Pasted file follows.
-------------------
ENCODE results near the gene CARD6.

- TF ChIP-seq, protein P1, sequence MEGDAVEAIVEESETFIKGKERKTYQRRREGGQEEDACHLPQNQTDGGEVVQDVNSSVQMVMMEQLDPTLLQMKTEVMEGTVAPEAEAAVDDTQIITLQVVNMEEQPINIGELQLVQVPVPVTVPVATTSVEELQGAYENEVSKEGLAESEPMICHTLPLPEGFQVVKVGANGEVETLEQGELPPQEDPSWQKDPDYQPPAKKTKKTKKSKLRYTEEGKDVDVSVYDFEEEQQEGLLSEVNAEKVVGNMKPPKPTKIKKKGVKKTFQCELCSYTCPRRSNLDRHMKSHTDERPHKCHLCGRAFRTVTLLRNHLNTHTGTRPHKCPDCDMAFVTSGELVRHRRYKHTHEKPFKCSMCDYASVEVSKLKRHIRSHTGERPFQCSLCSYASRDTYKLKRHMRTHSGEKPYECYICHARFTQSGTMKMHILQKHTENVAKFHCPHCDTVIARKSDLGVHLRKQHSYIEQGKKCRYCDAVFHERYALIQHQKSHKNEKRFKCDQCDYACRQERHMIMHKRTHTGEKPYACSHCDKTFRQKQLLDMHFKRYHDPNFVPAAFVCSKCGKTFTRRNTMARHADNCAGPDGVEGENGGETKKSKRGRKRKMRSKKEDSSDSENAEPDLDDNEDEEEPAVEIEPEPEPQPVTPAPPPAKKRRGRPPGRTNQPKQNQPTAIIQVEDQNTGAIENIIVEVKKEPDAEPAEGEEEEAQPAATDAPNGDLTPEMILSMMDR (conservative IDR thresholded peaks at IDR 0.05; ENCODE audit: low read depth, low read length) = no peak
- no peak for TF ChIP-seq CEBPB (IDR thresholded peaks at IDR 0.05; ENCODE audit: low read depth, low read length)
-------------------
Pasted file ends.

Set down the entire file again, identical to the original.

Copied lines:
ENCODE results near the gene CARD6.

- TF ChIP-seq, protein P1, sequence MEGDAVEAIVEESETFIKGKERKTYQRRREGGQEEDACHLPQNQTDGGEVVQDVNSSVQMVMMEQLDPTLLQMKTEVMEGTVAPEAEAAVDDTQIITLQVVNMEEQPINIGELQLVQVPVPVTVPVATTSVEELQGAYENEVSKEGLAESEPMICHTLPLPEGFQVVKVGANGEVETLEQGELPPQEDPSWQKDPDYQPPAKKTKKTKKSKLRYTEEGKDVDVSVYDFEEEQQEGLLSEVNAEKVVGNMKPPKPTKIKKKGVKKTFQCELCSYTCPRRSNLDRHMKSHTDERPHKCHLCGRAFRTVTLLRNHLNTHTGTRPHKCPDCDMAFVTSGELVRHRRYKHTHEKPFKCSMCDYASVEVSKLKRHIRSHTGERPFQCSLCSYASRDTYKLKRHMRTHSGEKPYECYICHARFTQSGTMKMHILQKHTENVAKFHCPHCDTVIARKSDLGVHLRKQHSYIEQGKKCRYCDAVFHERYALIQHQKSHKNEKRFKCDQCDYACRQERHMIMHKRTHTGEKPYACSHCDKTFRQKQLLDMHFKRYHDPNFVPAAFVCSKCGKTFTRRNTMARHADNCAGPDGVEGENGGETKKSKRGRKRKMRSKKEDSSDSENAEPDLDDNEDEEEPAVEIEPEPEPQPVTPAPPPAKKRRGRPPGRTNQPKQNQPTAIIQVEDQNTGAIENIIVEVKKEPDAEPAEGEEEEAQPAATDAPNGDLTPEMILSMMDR (conservative IDR thresholded peaks at IDR 0.05; ENCODE audit: low read depth, low read length) = no peak
- no peak for TF ChIP-seq CEBPB (IDR thresholded peaks at IDR 0.05; ENCODE audit: low read depth, low read length)